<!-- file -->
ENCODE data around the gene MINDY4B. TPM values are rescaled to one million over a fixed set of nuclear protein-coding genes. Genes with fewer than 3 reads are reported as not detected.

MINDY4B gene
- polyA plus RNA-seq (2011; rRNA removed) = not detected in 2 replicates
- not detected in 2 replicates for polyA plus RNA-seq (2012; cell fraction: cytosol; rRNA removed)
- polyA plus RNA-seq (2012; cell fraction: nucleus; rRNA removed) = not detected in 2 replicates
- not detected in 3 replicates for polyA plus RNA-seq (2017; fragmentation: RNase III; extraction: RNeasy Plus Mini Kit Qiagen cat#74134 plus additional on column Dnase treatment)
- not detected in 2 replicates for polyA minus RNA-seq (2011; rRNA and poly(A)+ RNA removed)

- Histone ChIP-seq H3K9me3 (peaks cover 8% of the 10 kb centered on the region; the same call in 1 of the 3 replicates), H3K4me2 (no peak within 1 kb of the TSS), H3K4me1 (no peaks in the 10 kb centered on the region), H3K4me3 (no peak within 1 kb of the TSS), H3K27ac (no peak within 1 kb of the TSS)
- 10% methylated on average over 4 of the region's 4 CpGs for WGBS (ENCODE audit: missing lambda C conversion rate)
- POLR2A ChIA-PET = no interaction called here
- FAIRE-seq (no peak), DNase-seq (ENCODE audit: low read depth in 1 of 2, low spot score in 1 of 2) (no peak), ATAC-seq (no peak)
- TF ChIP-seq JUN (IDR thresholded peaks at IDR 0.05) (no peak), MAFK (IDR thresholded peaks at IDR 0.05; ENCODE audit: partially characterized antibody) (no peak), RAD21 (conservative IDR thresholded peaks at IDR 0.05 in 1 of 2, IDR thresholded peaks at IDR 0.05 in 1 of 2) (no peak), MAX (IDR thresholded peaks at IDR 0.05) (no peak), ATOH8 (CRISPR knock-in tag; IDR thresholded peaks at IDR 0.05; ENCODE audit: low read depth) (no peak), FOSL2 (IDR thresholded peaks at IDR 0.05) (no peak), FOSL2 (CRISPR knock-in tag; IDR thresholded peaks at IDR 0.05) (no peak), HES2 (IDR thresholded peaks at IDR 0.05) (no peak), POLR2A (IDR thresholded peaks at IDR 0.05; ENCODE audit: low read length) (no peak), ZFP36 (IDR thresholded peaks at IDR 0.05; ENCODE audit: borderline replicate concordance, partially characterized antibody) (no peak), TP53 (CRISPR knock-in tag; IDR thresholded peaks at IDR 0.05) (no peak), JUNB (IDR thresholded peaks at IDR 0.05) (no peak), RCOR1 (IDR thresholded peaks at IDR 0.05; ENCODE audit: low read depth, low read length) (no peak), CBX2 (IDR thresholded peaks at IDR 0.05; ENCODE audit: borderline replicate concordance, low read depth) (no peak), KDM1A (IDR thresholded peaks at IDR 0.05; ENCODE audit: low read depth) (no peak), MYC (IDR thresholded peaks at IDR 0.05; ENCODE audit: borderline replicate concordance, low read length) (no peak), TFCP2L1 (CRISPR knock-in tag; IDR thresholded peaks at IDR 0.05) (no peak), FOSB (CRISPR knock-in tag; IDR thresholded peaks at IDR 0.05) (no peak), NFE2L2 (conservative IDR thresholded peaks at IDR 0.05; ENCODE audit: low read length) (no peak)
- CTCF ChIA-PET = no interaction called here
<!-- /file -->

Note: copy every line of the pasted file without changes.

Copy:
ENCODE data around the gene MINDY4B. TPM values are rescaled to one million over a fixed set of nuclear protein-coding genes. Genes with fewer than 3 reads are reported as not detected.

MINDY4B gene
- polyA plus RNA-seq (2011; rRNA removed) = not detected in 2 replicates
- not detected in 2 replicates for polyA plus RNA-seq (2012; cell fraction: cytosol; rRNA removed)
- polyA plus RNA-seq (2012; cell fraction: nucleus; rRNA removed) = not detected in 2 replicates
- not detected in 3 replicates for polyA plus RNA-seq (2017; fragmentation: RNase III; extraction: RNeasy Plus Mini Kit Qiagen cat#74134 plus additional on column Dnase treatment)
- not detected in 2 replicates for polyA minus RNA-seq (2011; rRNA and poly(A)+ RNA removed)

- Histone ChIP-seq H3K9me3 (peaks cover 8% of the 10 kb centered on the region; the same call in 1 of the 3 replicates), H3K4me2 (no peak within 1 kb of the TSS), H3K4me1 (no peaks in the 10 kb centered on the region), H3K4me3 (no peak within 1 kb of the TSS), H3K27ac (no peak within 1 kb of the TSS)
- 10% methylated on average over 4 of the region's 4 CpGs for WGBS (ENCODE audit: missing lambda C conversion rate)
- POLR2A ChIA-PET = no interaction called here
- FAIRE-seq (no peak), DNase-seq (ENCODE audit: low read depth in 1 of 2, low spot score in 1 of 2) (no peak), ATAC-seq (no peak)
- TF ChIP-seq JUN (IDR thresholded peaks at IDR 0.05) (no peak), MAFK (IDR thresholded peaks at IDR 0.05; ENCODE audit: partially characterized antibody) (no peak), RAD21 (conservative IDR thresholded peaks at IDR 0.05 in 1 of 2, IDR thresholded peaks at IDR 0.05 in 1 of 2) (no peak), MAX (IDR thresholded peaks at IDR 0.05) (no peak), ATOH8 (CRISPR knock-in tag; IDR thresholded peaks at IDR 0.05; ENCODE audit: low read depth) (no peak), FOSL2 (IDR thresholded peaks at IDR 0.05) (no peak), FOSL2 (CRISPR knock-in tag; IDR thresholded peaks at IDR 0.05) (no peak), HES2 (IDR thresholded peaks at IDR 0.05) (no peak), POLR2A (IDR thresholded peaks at IDR 0.05; ENCODE audit: low read length) (no peak), ZFP36 (IDR thresholded peaks at IDR 0.05; ENCODE audit: borderline replicate concordance, partially characterized antibody) (no peak), TP53 (CRISPR knock-in tag; IDR thresholded peaks at IDR 0.05) (no peak), JUNB (IDR thresholded peaks at IDR 0.05) (no peak), RCOR1 (IDR thresholded peaks at IDR 0.05; ENCODE audit: low read depth, low read length) (no peak), CBX2 (IDR thresholded peaks at IDR 0.05; ENCODE audit: borderline replicate concordance, low read depth) (no peak), KDM1A (IDR thresholded peaks at IDR 0.05; ENCODE audit: low read depth) (no peak), MYC (IDR thresholded peaks at IDR 0.05; ENCODE audit: borderline replicate concordance, low read length) (no peak), TFCP2L1 (CRISPR knock-in tag; IDR thresholded peaks at IDR 0.05) (no peak), FOSB (CRISPR knock-in tag; IDR thresholded peaks at IDR 0.05) (no peak), NFE2L2 (conservative IDR thresholded peaks at IDR 0.05; ENCODE audit: low read length) (no peak)
- CTCF ChIA-PET = no interaction called here